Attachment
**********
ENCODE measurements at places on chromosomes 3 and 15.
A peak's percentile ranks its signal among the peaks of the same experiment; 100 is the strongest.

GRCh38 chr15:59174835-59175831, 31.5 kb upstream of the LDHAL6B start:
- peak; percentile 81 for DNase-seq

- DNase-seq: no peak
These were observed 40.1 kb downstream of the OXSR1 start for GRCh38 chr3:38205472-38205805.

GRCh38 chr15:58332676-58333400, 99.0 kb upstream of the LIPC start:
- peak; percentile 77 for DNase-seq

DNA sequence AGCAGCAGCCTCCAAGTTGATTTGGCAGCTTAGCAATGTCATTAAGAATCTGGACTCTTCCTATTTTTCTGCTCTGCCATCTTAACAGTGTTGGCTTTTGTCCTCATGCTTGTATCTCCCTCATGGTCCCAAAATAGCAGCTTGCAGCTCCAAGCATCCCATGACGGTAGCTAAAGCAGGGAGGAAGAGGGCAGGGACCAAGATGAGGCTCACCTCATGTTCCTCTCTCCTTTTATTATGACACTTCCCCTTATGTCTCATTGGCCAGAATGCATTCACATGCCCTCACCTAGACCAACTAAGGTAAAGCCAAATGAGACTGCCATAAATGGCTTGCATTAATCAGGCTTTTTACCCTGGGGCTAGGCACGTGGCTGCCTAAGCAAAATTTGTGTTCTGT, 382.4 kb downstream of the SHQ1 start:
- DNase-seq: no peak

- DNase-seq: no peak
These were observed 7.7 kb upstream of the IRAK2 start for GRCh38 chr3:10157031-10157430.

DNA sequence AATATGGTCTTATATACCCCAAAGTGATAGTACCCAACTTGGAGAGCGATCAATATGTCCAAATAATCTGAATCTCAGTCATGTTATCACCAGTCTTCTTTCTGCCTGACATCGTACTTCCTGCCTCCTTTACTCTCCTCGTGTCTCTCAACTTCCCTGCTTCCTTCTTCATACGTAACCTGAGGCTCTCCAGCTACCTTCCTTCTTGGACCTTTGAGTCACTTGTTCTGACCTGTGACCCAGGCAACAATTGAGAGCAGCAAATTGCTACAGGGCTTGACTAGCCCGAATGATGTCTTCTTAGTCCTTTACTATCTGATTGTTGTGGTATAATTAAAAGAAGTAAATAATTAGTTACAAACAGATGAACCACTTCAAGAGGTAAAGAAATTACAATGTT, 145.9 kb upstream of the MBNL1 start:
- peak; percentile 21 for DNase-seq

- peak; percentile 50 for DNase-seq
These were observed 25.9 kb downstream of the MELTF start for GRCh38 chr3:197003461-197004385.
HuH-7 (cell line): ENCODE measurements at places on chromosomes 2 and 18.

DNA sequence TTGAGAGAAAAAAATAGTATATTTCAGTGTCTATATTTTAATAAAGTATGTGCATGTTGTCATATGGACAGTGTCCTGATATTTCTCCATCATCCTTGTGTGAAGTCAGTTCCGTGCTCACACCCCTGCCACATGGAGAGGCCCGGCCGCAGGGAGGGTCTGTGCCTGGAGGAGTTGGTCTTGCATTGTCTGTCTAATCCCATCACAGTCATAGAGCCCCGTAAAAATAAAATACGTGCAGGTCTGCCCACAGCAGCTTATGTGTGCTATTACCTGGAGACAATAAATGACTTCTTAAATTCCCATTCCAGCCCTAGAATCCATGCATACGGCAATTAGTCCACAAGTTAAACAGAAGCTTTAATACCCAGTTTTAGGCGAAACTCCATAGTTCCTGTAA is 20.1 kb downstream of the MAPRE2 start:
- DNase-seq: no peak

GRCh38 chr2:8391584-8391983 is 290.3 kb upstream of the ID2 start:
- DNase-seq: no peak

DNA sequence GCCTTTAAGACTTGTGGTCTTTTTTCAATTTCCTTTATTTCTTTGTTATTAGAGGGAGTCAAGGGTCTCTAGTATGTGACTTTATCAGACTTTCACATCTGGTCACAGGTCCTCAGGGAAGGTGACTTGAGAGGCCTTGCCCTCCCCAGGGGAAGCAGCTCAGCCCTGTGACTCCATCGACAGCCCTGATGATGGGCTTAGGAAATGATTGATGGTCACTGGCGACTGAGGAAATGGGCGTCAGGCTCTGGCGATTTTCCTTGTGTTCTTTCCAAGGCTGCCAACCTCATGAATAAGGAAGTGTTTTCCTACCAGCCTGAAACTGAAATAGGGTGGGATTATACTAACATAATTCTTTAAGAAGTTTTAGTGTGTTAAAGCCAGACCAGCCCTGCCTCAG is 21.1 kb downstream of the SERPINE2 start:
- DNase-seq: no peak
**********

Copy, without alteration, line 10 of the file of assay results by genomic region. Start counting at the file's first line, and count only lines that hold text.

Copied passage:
- DNase-seq: no peak